Can my employer force me to change my hours, demote me or put a manager over me after I filed sexual harassment complaint with HR?

UPDATED: Jan 18, 2012

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Can my employer force me to change my hours, demote me or put a manager over me after I filed sexual harassment complaint with HR?

A couple months ago a manager sexually harassed me and had to resign. My new manager is friends with the resigned one and amongst many things is trying to force me to change my schedule. We do not need to make the schedule change, its just the guy we hired for eves and weekends is complaining abut his hours and they want to accommodate him to keep him. If I’m forced to change my schedule I will have to transfer to a even lower job or quit all together which will hurt my family tremendously beings I am the only income. I’ve also been reprimanded for mistakes not mine.

Asked on January 18, 2012 under Employment Labor Law, Virginia


SJZ, Member, New York Bar / FreeAdvice Contributing Attorney

Answered 11 years ago | Contributor

You should speak with an employment law attorney--you may have a legal cause of action. It is illegal to retaliate against someone for filing a sexual harassment claim. It is permissible to fire, transfer, demote, etc. someone who had filed such a claim, but only for legitimate reasons unconnected with the fact of the claim--such as for poor work performance, restructuring or reorganizing, excessive absenteeism, etc. Transferring you to a different shift could be legitimate, if there is a valid reason--e.g. the individual who is complaining about that shift has been there longer than you, has better experience or credentials, etc., so that it is appropriate to accomodate him--and you are, based on your own credentials, time in service, experience, etc., the most appropriate choice to do so. But if this is not the case--if there is not a good, legitimate reason for this--it may be retaliation, which, as stated, is illegal. Based on what you have written, it would be worthwhile to discuss the matter in detail with an employment law attorney.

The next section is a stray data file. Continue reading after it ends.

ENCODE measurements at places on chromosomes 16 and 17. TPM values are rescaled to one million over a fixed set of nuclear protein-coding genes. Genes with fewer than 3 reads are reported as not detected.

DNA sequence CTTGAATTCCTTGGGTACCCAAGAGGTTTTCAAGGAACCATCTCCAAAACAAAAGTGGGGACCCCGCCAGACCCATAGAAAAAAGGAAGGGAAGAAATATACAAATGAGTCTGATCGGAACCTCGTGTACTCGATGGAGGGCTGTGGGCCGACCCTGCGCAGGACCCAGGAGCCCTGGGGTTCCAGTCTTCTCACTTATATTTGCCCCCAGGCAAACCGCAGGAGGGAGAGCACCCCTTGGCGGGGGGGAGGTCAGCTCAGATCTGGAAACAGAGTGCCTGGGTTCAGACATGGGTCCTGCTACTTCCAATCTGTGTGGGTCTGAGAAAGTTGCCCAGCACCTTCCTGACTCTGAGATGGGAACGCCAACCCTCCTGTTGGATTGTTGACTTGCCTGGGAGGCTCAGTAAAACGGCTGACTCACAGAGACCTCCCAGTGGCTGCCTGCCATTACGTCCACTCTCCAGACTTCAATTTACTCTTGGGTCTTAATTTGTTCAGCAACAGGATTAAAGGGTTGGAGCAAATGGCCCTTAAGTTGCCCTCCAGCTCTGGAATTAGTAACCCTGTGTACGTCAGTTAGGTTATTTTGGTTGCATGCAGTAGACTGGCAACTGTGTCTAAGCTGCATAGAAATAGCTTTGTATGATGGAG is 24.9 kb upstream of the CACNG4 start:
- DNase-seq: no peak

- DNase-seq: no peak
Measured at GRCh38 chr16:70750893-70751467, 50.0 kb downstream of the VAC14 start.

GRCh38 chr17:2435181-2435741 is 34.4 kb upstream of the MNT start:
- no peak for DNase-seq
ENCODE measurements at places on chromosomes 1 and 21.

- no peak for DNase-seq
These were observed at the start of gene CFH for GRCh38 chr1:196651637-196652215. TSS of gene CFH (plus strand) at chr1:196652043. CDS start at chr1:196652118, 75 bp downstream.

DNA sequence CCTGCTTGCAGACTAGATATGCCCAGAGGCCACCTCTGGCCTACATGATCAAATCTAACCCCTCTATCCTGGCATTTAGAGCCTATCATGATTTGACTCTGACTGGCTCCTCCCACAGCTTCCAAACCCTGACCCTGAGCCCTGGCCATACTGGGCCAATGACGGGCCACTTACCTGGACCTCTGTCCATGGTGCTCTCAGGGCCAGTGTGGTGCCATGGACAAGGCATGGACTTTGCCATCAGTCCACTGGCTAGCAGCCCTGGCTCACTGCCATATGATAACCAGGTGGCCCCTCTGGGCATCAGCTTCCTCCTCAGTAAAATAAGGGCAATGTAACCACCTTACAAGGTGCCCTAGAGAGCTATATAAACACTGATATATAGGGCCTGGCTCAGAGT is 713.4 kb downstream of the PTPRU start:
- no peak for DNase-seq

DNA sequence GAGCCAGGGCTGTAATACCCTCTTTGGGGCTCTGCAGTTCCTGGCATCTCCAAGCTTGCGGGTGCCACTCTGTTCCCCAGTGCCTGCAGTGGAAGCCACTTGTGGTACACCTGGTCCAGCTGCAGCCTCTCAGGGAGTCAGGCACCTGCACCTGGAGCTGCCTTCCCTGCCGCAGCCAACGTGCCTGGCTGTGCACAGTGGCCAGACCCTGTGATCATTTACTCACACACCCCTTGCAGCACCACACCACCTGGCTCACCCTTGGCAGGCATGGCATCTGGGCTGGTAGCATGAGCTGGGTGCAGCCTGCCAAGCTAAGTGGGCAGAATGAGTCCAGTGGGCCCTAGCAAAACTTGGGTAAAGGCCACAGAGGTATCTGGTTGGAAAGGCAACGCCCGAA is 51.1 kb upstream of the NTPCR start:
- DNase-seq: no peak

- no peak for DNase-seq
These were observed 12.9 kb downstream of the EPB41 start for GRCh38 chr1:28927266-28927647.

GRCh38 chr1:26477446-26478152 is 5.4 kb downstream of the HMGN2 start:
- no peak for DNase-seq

IMPORTANT NOTICE: The Answer(s) provided above are for general information only. The attorney providing the answer was not serving as the attorney for the person submitting the question or in any attorney-client relationship with such person. Laws may vary from state to state, and sometimes change. Tiny variations in the facts, or a fact not set forth in a question, often can change a legal outcome or an attorney's conclusion. Although has verified the attorney was admitted to practice law in at least one jurisdiction, he or she may not be authorized to practice law in the jurisdiction referred to in the question, nor is he or she necessarily experienced in the area of the law involved. Unlike the information in the Answer(s) above, upon which you should NOT rely, for personal advice you can rely upon we suggest you retain an attorney to represent you.

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